Unlike geologic plateaus, Saturn’s ring plateaus aren’t necessarily higher in elevation, but rather they are an area of higher particle density which appears as brightness. When these regions are compared to the surrounding ring region, the non-plateau areas seem to lack any apparent structure whereas the plateaus are approximately five times denser.

“The data we are seeing from Cassini’s Grand Finale are every bit as exciting as we hoped, although we are still deep in the process of working out what they are telling us about Saturn and its rings,” said Cassini Project Scientist Linda Spilker at JPL.

The new level of detail in the images combined with the results from the CDA data should shed some light on the questions of why and how they were created, and what the makes them different from other regions of the rings.

The central feature in this image, called Plateau P5, is found approximately 52,700 miles (84,800 kilometers) from Saturn’s center. It is situated amid some undulating structure that characterizes this region of the C ring. None of this structure is well understood. This image, especially the enhanced version (right), reveals that the plateau itself is shot through with elongated streaks. Images & Caption Credit: NASA / JPL-Caltech / Space Science Institute

It wasn’t only the rings that received Cassini’s attention. The ion and neutral mass spectrometer (INMS) was also able to take samples of the planet’s exosphere – the atmosphere’s outermost layer – just 1,750 miles (2,810 kilometers) above Saturn’s cloud tops. Cassini’s imaging cameras were able to get some of the highest resolution images ever taken of Saturn’s clouds. These images include two new image mosaics and a movie sequence.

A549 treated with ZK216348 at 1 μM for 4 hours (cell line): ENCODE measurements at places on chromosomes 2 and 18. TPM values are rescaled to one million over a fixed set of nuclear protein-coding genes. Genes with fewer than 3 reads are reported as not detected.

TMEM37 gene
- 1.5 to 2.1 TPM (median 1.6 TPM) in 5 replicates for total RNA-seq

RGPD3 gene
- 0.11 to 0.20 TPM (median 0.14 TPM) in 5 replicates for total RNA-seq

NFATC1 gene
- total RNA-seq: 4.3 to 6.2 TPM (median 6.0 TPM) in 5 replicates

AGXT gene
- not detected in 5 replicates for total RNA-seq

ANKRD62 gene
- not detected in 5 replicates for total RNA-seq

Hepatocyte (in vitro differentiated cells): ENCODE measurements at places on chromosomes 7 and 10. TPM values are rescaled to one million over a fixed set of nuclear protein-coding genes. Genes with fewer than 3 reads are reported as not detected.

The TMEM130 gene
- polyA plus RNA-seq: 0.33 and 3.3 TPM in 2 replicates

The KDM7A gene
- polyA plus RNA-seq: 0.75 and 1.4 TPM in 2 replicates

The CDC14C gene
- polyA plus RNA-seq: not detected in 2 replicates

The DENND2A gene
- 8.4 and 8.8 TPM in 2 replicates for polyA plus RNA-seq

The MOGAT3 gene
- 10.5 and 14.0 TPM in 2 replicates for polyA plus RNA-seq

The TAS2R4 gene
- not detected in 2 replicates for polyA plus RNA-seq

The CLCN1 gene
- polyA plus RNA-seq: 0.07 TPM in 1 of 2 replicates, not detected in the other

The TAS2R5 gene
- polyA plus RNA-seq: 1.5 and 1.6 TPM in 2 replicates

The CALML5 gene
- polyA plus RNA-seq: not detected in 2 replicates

Cassini investigates Saturn’s Magnetic field

As interesting as all of that is, some of the most intriguing results have come from the gravitational and magnetic field data. When Saturn was first visited by the Voyager probes in 1980 and 1981, they noted that Saturn’s magnetic tilt was very well aligned with its axial tilt, which made calculating the exact length of a Saturnian sidereal day impossible. Its sidereal day is currently estimated at 10 hours, 47 minutes.

The Cassini spacecraft has been in orbit since 2004. Since that time, it has revolutionized our understanding of the ringed planet. Image Credit: James Vaughan / SpaceFlight Insider

The Cassini spacecraft has been in orbit since 2004. Since that time, it has revolutionized our understanding of the ringed planet. Image Credit: James Vaughan / SpaceFlight Insider

When Cassini arrived 13 years ago, it found much the same thing, but the spacecraft had come prepared with far more sensitive equipment. Not only does Cassini have a more sensitive magnetometer (MAG), it has two – the vector/scalar helium magnetometer located at the far end of the 36-foot (11-meter) boom, and the fluxgate magnetometer positioned half-way out along the boom.

Both instruments can measure strength and direction of magnetic fields, but they also have individual abilities as well. The vector/scalar helium magnetometer can also detect the strength of fields alone, whereas the fluxgate magnetometer can detect a range of strength three times greater than the vector/scalar magnetometer.